As you know, it was because of an illness that I first preached the gospel to you, and even though my illness was a trial to you, you did not treat me with contempt or scorn. Instead, you welcomed me as if I were an angel of God, as if I were Christ Jesus himself. Where, then, is your blessing of me now? I can testify that, if you could have done so, you would have torn out your eyes and given them to me. Galatians 4:13-15
His sickness, whatever it was, instead of impeding his mission, actually helped it along. His miraculous healing from the snakebite gave him opportunity to preach on Malta, but among the Galatians it was his unhealed sickness that opened doors for him. Maybe it was because they had to take care of him while he was down and would have been willing to give him their own eyes.
He needed them as much as they needed him and his message. As counterintuitive as this may seem, this is one of God’s strategies to make disciples and plant churches. You don’t usually read these kinds of praise reports in missionary newsletters, but Paul saw his infirmity as an opportunity for his mission. What we might’ve deemed a disadvantage became an advantage to him in influencing people toward Christ.
I came to you in weakness with great fear and trembling. 1 Corinthians 2:3
As you can see he wasn’t much better off on his next missions trip when he arrived in Corinth weak and shaking in his sandals. Again, not your typical newsletter headline! Though famed for his chutzpah, Paul went to Corinth terrified and trembling. I mean, who wouldn’t shudder? It was Corinth, the Amsterdam / San Francisco of the day! He was justifiably timid about bringing his message into the city well known for its spiritual and social decadence.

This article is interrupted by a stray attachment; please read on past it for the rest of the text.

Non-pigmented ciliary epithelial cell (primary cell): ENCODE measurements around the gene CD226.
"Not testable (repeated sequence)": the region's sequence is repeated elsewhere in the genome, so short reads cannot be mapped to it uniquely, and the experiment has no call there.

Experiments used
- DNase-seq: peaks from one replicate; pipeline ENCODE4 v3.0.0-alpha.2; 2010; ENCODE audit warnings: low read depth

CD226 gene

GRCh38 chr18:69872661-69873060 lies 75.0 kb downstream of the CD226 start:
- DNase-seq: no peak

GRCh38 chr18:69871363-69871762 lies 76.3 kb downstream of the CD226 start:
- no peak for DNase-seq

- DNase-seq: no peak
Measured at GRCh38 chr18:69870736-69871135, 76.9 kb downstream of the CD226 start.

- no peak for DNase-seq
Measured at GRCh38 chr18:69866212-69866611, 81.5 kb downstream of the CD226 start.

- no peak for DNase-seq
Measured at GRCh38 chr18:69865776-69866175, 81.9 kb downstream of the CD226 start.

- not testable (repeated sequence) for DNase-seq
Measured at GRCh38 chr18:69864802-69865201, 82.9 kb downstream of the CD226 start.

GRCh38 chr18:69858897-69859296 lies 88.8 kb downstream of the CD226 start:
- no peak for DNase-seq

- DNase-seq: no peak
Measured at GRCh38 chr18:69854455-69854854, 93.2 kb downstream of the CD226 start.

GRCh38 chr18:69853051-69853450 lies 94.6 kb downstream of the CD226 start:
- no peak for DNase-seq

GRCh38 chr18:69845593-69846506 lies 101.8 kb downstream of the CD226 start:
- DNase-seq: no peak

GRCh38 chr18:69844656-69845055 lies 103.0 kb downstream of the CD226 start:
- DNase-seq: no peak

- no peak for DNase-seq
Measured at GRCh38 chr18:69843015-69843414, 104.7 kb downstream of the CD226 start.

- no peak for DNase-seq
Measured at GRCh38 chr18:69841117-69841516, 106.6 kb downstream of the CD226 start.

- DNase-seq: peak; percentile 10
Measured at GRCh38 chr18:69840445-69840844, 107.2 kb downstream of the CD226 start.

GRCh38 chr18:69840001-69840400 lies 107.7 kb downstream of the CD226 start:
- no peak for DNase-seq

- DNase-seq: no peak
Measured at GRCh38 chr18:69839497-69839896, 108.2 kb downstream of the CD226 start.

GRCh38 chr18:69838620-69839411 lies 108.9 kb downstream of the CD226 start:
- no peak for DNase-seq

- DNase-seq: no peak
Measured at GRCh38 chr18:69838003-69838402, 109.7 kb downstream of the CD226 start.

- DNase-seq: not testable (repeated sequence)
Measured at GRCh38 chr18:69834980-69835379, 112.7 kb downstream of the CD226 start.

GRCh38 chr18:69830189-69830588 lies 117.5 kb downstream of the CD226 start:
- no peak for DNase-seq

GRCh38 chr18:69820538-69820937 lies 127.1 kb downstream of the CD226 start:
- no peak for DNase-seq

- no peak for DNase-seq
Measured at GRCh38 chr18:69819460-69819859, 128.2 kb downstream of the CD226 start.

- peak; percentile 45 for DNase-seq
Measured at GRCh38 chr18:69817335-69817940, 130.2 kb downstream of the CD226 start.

At one point, when he thought about tapping out, God had to buoy his feeble and fearful messenger. “Do not be afraid; keep on speaking, do not be silent. For I am with you, and no one is going to attack and harm you, because I have many people in this city.” Acts 18:9-10 My point is that rather than approaching the Corinthians from a vantage point of proficiency, he won them over as one weak soul to another – a “lamb among wolves.”
It seems to me that we tend, in our missionary ventures as well as personal witnessing efforts, to proceed in the opposite spirit of the ways of Jesus and Paul. We want to go out more like ferocious wolves than vulnerable lambs.
We won’t go out unless we have answers to their questions, all our own personal problems solved, and with smiles on our beaming faces. How else would we be able to impact the poor sinners of this world if we aren’t healed of all our diseases and have money in the bank? After all, that’s why we’re Christians – because God makes us healthy and successful! Yes? If we go out needy they won’t give us the time. If they’re better off than us, how can we ever convince them that we have something that they don’t? If I’m no better off than them they won’t respect me or believe my religion! Right?
I mentioned that I’m having more fun sharing my faith with people these days, and I think it’s partly because I’m needier than I’ve ever been before. Not by any choice of my own I’m feebler and share a mutual brokenness with the people I meet. Divorce, cancer, and a near empty bank account often elicits, “You’re a lot like me, maybe even worse off, but you still have faith? Hmmm. Tell me about it.”
It’s not necessarily the person with the best life that has the best testimony. In fact, I think that the incurably cheerful Christian can be off-putting and come across as disingenuous and condescending. While I love it when the MVP of the Super Bowl thanks God on national TV, I suspect it’s the faithful Jesus following janitor who barely survives between paychecks that has the most impact on the people he meets.
If you are acquainted with a prospective apostolic, you might want share this post with them for their consideration.